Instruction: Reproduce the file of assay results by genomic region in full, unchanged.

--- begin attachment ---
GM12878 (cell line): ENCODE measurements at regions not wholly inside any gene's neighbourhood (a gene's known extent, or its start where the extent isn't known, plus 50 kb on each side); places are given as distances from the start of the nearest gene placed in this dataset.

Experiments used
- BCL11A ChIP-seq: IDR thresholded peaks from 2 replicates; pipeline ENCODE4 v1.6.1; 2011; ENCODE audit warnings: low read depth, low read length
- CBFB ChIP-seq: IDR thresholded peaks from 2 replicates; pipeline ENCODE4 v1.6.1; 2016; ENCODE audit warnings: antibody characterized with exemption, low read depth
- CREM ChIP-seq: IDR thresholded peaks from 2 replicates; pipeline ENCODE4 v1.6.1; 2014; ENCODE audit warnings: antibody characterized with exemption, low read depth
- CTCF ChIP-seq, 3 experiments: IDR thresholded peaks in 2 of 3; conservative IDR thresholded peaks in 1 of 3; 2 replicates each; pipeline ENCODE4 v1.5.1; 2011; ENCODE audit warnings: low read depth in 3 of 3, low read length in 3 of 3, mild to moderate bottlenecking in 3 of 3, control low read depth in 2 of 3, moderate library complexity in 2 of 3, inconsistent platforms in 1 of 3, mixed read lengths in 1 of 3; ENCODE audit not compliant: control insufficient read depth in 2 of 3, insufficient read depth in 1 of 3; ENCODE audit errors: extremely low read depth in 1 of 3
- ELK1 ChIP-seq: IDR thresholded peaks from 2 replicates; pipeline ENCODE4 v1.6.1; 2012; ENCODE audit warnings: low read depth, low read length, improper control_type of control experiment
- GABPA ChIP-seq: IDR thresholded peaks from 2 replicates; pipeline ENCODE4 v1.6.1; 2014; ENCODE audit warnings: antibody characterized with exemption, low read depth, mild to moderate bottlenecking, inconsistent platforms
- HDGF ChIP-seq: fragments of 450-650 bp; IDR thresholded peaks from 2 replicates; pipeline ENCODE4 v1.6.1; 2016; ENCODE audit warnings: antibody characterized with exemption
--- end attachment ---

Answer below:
GM12878 (cell line): ENCODE measurements at regions not wholly inside any gene's neighbourhood (a gene's known extent, or its start where the extent isn't known, plus 50 kb on each side); places are given as distances from the start of the nearest gene placed in this dataset.

Experiments used
- BCL11A ChIP-seq: IDR thresholded peaks from 2 replicates; pipeline ENCODE4 v1.6.1; 2011; ENCODE audit warnings: low read depth, low read length
- CBFB ChIP-seq: IDR thresholded peaks from 2 replicates; pipeline ENCODE4 v1.6.1; 2016; ENCODE audit warnings: antibody characterized with exemption, low read depth
- CREM ChIP-seq: IDR thresholded peaks from 2 replicates; pipeline ENCODE4 v1.6.1; 2014; ENCODE audit warnings: antibody characterized with exemption, low read depth
- CTCF ChIP-seq, 3 experiments: IDR thresholded peaks in 2 of 3; conservative IDR thresholded peaks in 1 of 3; 2 replicates each; pipeline ENCODE4 v1.5.1; 2011; ENCODE audit warnings: low read depth in 3 of 3, low read length in 3 of 3, mild to moderate bottlenecking in 3 of 3, control low read depth in 2 of 3, moderate library complexity in 2 of 3, inconsistent platforms in 1 of 3, mixed read lengths in 1 of 3; ENCODE audit not compliant: control insufficient read depth in 2 of 3, insufficient read depth in 1 of 3; ENCODE audit errors: extremely low read depth in 1 of 3
- ELK1 ChIP-seq: IDR thresholded peaks from 2 replicates; pipeline ENCODE4 v1.6.1; 2012; ENCODE audit warnings: low read depth, low read length, improper control_type of control experiment
- GABPA ChIP-seq: IDR thresholded peaks from 2 replicates; pipeline ENCODE4 v1.6.1; 2014; ENCODE audit warnings: antibody characterized with exemption, low read depth, mild to moderate bottlenecking, inconsistent platforms
- HDGF ChIP-seq: fragments of 450-650 bp; IDR thresholded peaks from 2 replicates; pipeline ENCODE4 v1.6.1; 2016; ENCODE audit warnings: antibody characterized with exemption